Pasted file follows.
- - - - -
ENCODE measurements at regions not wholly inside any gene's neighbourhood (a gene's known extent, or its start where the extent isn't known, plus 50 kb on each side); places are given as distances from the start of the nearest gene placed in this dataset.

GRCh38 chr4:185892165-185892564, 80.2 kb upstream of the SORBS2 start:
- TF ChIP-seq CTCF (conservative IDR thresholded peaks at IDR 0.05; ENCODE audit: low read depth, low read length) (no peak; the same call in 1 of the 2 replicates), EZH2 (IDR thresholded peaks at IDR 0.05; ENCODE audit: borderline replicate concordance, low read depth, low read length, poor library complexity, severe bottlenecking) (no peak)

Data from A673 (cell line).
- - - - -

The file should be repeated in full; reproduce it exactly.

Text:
ENCODE measurements at regions not wholly inside any gene's neighbourhood (a gene's known extent, or its start where the extent isn't known, plus 50 kb on each side); places are given as distances from the start of the nearest gene placed in this dataset.

GRCh38 chr4:185892165-185892564, 80.2 kb upstream of the SORBS2 start:
- TF ChIP-seq CTCF (conservative IDR thresholded peaks at IDR 0.05; ENCODE audit: low read depth, low read length) (no peak; the same call in 1 of the 2 replicates), EZH2 (IDR thresholded peaks at IDR 0.05; ENCODE audit: borderline replicate concordance, low read depth, low read length, poor library complexity, severe bottlenecking) (no peak)

Data from A673 (cell line).